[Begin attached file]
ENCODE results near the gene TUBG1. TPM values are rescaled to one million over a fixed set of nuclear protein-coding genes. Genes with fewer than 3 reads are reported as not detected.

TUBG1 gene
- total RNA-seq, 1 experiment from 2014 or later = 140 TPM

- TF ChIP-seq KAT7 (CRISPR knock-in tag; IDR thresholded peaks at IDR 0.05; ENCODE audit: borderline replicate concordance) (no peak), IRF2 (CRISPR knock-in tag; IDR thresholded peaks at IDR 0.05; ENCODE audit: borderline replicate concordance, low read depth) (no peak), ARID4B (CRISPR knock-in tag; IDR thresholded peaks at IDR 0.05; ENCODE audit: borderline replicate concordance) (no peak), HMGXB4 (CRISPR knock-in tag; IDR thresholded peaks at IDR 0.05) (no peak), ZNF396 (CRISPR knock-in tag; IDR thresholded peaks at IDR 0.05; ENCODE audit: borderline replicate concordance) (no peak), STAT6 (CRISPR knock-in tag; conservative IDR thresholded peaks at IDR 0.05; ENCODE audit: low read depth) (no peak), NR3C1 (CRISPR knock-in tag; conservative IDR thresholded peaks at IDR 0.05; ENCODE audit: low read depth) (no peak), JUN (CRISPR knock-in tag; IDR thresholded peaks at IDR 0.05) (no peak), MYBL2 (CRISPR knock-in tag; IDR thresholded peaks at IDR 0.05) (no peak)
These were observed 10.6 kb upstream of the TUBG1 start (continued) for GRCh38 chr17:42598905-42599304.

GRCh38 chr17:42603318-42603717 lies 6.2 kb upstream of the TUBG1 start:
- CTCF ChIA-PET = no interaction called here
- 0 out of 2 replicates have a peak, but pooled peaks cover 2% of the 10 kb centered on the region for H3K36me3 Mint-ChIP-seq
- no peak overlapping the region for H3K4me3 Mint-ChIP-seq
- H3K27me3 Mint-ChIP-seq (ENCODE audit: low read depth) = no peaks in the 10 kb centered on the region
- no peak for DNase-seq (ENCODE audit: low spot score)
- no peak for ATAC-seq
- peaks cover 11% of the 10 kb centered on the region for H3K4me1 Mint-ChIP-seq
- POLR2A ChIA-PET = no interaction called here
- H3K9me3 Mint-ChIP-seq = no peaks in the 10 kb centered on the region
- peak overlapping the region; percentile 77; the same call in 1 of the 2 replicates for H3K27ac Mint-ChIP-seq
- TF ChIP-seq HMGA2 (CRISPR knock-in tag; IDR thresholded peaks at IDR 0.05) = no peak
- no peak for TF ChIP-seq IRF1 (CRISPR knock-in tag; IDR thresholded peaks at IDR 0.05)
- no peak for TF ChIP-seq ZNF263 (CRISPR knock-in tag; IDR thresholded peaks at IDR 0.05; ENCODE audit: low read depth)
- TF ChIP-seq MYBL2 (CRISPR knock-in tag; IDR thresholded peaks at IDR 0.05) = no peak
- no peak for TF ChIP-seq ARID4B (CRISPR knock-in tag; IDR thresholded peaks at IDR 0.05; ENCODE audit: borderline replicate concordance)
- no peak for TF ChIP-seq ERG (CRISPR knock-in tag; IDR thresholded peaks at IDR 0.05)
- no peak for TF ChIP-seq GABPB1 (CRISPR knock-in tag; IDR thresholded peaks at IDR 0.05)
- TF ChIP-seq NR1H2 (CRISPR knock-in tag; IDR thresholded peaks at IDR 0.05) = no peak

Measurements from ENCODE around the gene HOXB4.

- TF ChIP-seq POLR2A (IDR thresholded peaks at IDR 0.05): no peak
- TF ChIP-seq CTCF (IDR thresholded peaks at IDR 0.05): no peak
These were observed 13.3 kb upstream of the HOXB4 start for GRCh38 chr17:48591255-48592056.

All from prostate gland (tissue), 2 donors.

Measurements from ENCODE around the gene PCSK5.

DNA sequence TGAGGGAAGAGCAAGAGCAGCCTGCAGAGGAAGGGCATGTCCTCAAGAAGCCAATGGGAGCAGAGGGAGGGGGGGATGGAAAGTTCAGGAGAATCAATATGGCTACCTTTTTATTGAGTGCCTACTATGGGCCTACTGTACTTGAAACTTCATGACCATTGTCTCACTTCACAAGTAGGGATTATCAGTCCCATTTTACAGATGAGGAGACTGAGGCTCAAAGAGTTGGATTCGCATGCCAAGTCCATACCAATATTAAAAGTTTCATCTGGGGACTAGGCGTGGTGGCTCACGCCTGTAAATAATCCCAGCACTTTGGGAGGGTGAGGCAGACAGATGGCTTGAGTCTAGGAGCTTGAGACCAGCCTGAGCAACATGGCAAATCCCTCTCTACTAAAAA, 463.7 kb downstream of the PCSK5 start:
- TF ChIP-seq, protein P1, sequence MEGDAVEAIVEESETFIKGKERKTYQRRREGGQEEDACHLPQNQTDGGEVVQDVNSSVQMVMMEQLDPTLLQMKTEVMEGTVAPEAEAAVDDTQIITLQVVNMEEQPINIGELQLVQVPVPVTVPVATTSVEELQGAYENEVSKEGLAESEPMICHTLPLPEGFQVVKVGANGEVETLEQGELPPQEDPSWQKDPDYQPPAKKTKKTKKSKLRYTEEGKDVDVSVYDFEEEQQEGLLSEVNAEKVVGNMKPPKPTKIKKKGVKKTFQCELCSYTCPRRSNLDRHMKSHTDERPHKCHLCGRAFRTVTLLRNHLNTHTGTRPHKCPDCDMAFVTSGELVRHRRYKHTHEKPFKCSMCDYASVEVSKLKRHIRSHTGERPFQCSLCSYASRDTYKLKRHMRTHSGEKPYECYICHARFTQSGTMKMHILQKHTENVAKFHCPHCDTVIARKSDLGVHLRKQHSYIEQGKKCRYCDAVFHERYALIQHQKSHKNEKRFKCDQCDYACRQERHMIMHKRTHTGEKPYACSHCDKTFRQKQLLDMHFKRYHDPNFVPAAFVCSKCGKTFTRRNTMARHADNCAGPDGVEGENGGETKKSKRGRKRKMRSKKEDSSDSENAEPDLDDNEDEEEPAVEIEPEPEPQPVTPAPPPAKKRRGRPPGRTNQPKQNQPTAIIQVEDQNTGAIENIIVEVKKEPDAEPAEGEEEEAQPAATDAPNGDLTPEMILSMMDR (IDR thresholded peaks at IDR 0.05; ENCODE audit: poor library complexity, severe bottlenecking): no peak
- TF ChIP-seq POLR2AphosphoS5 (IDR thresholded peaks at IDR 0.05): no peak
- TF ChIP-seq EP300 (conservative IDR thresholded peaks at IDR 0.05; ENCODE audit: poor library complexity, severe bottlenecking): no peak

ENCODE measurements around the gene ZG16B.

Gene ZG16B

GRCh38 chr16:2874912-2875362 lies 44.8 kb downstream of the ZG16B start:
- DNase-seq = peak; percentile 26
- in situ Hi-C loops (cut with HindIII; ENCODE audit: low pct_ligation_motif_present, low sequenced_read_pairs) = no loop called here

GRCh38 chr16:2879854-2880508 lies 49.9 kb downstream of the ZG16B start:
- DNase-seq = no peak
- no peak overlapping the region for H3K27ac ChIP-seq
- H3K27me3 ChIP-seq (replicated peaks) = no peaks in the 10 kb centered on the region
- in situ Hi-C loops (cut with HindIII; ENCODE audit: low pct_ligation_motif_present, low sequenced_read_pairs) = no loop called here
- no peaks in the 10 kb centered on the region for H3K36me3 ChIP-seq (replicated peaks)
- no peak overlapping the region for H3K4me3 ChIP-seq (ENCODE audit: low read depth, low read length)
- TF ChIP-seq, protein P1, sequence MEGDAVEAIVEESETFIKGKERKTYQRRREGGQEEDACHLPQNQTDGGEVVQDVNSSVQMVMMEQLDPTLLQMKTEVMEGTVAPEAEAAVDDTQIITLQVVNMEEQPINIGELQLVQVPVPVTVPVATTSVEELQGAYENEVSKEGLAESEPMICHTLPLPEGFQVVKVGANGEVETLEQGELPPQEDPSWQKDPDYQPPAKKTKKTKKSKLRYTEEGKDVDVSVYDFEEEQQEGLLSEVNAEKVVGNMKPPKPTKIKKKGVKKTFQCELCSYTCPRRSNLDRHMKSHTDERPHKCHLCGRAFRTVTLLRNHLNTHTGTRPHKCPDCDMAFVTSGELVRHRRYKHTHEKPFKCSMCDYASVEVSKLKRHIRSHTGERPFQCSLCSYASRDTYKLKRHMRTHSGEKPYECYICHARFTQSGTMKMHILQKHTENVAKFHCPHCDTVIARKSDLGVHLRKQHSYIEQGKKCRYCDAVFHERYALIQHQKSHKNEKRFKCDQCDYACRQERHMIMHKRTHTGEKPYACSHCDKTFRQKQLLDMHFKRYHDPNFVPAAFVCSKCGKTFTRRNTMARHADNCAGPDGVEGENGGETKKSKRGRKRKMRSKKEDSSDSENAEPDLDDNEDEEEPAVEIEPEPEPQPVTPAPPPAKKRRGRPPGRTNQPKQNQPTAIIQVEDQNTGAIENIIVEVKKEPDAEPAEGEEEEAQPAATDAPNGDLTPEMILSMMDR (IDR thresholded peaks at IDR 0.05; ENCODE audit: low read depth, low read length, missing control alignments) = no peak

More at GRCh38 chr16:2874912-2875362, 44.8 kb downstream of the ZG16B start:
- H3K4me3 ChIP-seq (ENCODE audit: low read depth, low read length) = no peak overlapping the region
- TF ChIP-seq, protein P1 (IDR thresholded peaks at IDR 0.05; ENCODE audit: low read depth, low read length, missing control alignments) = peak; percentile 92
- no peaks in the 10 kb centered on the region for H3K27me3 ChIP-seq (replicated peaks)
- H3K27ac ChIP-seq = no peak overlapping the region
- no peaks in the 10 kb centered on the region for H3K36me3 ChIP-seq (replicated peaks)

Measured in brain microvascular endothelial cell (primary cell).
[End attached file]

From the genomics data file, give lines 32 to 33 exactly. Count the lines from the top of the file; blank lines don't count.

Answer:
- TF ChIP-seq, protein P1, sequence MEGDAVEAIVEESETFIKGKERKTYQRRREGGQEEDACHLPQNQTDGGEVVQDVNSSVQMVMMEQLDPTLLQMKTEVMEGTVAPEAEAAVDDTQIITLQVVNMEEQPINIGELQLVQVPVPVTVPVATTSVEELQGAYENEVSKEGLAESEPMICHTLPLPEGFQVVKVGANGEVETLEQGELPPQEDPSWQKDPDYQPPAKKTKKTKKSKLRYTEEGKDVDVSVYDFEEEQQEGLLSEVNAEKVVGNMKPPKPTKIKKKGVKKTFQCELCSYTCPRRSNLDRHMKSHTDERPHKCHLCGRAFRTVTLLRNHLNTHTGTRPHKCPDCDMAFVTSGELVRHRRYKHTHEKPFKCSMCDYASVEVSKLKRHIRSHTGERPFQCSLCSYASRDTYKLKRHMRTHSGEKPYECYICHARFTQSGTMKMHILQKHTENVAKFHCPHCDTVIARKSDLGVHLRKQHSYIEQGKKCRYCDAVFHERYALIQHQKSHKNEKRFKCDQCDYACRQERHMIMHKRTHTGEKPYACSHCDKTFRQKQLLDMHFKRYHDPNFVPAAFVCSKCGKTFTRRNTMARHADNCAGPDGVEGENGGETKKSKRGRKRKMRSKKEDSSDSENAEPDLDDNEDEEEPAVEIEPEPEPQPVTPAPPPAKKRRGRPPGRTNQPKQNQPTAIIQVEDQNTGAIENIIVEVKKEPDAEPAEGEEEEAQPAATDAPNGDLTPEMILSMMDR (IDR thresholded peaks at IDR 0.05; ENCODE audit: poor library complexity, severe bottlenecking): no peak
- TF ChIP-seq POLR2AphosphoS5 (IDR thresholded peaks at IDR 0.05): no peak